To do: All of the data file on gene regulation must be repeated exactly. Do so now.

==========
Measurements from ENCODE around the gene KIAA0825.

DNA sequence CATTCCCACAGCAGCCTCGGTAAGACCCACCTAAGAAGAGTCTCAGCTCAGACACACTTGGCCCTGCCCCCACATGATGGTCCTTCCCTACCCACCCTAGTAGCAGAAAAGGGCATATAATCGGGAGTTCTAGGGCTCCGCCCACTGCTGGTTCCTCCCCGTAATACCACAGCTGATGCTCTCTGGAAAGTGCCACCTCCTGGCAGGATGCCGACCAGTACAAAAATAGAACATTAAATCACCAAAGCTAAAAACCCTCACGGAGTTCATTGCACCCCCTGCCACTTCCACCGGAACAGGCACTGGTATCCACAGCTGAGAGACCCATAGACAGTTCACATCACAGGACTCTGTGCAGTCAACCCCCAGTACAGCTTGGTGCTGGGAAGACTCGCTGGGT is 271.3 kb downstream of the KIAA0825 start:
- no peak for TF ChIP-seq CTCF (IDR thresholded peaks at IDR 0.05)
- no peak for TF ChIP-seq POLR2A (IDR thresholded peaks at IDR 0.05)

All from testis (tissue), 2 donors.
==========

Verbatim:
Measurements from ENCODE around the gene KIAA0825.

DNA sequence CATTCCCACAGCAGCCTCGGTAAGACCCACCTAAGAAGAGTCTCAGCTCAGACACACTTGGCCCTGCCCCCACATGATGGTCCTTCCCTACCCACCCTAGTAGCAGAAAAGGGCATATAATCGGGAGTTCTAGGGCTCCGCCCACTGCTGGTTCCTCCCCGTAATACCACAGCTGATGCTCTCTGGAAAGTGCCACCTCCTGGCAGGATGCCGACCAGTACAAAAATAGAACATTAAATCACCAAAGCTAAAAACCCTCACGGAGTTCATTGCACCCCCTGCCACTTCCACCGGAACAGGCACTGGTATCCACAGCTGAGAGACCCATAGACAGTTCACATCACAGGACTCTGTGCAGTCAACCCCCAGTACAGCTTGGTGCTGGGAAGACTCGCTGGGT is 271.3 kb downstream of the KIAA0825 start:
- no peak for TF ChIP-seq CTCF (IDR thresholded peaks at IDR 0.05)
- no peak for TF ChIP-seq POLR2A (IDR thresholded peaks at IDR 0.05)

All from testis (tissue), 2 donors.